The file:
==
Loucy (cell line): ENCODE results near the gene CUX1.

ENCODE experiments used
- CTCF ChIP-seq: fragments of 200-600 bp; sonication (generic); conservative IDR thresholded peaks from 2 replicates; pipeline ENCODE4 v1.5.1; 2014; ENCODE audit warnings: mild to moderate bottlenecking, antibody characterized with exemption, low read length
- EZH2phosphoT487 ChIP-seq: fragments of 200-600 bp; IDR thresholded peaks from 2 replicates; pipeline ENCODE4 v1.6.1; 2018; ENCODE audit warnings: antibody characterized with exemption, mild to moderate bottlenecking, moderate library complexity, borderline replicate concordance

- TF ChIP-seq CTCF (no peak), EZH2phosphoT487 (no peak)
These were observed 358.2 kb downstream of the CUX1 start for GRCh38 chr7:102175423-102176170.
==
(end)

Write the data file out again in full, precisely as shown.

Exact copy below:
Loucy (cell line): ENCODE results near the gene CUX1.

ENCODE experiments used
- CTCF ChIP-seq: fragments of 200-600 bp; sonication (generic); conservative IDR thresholded peaks from 2 replicates; pipeline ENCODE4 v1.5.1; 2014; ENCODE audit warnings: mild to moderate bottlenecking, antibody characterized with exemption, low read length
- EZH2phosphoT487 ChIP-seq: fragments of 200-600 bp; IDR thresholded peaks from 2 replicates; pipeline ENCODE4 v1.6.1; 2018; ENCODE audit warnings: antibody characterized with exemption, mild to moderate bottlenecking, moderate library complexity, borderline replicate concordance

- TF ChIP-seq CTCF (no peak), EZH2phosphoT487 (no peak)
These were observed 358.2 kb downstream of the CUX1 start for GRCh38 chr7:102175423-102176170.